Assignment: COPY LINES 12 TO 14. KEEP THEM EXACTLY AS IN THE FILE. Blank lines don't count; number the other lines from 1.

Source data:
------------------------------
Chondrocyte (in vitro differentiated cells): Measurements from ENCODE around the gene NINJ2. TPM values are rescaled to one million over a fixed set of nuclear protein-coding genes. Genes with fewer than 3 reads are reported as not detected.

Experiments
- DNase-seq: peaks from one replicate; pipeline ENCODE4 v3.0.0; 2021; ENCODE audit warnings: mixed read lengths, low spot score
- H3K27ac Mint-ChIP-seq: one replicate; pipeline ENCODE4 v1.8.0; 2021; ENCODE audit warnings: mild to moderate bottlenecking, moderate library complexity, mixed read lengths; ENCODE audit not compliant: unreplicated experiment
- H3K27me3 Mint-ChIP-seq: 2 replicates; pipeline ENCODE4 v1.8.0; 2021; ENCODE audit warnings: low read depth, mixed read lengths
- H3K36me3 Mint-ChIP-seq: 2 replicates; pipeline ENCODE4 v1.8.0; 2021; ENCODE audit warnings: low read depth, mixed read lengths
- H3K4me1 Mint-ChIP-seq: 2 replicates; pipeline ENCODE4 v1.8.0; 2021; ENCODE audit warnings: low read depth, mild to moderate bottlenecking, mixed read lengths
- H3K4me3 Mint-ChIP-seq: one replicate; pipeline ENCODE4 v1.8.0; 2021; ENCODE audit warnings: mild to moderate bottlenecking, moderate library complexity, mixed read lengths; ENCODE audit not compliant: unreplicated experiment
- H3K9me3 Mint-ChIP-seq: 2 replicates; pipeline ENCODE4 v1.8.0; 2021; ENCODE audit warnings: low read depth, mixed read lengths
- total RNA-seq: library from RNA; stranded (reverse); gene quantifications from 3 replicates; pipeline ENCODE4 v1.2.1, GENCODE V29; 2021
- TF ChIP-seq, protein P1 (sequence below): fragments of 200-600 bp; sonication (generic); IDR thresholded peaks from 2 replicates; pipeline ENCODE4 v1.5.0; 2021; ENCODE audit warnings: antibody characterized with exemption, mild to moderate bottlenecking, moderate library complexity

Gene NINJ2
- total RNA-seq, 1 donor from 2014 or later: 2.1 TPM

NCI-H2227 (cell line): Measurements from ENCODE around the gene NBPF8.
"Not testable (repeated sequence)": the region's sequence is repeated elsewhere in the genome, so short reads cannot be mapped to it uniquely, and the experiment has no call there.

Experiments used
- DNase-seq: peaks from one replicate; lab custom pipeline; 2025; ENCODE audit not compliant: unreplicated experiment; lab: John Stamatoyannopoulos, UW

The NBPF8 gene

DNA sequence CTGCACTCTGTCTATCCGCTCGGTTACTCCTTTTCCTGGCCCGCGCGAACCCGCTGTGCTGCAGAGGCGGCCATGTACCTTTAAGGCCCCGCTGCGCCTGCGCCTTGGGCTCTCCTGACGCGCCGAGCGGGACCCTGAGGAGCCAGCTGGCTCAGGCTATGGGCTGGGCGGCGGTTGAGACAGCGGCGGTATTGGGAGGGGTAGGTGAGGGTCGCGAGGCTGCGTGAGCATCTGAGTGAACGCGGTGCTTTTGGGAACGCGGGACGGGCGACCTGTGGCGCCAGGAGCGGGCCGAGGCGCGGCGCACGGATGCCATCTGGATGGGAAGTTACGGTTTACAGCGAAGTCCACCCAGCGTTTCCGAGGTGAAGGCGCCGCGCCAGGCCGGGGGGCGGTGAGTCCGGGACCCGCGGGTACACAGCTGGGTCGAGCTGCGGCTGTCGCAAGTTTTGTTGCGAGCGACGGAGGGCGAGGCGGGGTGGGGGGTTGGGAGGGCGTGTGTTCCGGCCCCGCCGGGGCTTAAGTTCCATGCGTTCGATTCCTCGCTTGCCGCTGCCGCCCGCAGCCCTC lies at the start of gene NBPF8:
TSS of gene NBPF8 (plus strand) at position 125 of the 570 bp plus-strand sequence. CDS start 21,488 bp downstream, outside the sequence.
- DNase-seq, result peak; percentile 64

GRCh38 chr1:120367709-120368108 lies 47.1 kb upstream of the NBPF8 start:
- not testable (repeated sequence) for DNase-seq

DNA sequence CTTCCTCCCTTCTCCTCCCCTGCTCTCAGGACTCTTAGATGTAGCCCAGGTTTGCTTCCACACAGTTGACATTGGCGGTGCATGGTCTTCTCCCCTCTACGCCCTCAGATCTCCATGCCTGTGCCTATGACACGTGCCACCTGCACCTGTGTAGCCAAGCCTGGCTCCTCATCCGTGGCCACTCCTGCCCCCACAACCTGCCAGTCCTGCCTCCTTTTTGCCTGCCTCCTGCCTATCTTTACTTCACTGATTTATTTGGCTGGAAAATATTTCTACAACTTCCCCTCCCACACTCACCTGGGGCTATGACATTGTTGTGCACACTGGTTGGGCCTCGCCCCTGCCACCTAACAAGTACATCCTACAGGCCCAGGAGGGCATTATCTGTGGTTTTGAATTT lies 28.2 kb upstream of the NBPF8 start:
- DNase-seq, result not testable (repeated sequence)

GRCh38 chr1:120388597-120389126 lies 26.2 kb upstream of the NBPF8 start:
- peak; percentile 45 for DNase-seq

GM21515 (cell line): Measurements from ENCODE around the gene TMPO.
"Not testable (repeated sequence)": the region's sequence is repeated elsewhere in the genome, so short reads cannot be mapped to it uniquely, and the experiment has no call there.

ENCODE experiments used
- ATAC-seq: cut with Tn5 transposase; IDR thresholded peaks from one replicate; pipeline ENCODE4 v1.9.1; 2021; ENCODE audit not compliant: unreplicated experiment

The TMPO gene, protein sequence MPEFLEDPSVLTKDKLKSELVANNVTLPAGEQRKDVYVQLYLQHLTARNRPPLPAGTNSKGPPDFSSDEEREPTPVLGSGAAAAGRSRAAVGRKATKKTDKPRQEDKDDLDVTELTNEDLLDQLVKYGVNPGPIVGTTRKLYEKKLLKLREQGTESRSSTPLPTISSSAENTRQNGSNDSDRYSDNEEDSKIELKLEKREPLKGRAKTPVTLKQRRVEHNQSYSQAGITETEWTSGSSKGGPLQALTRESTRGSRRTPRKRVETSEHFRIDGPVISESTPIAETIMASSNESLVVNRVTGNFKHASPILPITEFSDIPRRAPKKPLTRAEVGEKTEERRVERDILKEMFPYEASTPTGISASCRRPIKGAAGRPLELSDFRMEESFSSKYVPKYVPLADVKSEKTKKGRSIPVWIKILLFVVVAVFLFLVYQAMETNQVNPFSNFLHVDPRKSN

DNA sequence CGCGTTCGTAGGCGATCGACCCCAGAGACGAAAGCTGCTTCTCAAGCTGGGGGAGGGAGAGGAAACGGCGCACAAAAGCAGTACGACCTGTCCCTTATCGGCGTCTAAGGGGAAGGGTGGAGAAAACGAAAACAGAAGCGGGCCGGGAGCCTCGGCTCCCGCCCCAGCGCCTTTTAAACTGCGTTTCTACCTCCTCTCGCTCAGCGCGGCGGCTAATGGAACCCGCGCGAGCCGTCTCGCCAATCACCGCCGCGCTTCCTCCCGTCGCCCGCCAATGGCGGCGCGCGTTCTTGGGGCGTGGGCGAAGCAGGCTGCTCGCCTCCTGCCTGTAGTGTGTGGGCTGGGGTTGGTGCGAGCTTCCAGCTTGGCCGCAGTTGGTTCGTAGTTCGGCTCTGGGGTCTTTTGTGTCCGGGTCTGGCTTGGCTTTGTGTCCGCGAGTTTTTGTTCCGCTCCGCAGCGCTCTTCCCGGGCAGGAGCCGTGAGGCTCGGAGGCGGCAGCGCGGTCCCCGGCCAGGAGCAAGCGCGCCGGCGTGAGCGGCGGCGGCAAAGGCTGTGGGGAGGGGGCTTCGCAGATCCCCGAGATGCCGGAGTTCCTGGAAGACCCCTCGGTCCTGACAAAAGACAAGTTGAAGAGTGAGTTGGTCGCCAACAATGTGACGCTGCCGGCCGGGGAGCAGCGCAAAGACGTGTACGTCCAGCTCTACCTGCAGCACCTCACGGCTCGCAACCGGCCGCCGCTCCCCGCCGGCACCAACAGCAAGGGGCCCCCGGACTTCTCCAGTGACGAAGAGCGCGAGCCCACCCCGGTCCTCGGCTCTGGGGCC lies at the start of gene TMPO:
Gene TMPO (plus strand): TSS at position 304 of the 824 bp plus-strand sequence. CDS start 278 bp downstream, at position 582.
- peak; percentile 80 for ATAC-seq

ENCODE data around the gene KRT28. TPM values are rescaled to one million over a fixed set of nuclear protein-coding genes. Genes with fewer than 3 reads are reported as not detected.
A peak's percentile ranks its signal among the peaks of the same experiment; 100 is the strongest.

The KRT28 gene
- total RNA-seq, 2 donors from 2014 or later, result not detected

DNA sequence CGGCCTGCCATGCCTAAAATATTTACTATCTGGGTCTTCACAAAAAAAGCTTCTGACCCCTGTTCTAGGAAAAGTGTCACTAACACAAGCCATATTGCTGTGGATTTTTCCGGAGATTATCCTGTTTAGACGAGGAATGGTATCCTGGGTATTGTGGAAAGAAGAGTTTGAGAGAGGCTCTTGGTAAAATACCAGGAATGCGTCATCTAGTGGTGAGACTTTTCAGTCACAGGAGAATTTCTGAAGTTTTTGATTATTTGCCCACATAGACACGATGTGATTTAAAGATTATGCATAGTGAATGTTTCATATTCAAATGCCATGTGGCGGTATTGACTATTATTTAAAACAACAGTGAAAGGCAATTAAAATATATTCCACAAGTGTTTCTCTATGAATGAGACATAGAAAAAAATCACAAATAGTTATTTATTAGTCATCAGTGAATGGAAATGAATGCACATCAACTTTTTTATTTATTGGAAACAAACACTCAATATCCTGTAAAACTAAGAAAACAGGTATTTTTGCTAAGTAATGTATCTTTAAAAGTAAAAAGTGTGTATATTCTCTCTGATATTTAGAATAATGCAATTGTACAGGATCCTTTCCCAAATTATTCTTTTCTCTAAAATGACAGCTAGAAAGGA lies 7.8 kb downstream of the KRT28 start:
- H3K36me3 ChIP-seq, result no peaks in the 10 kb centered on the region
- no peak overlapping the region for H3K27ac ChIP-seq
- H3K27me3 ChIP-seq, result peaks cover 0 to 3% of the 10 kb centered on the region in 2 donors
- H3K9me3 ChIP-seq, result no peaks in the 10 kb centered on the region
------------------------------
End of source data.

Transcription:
Gene NINJ2
- total RNA-seq, 1 donor from 2014 or later: 2.1 TPM

NCI-H2227 (cell line): Measurements from ENCODE around the gene NBPF8.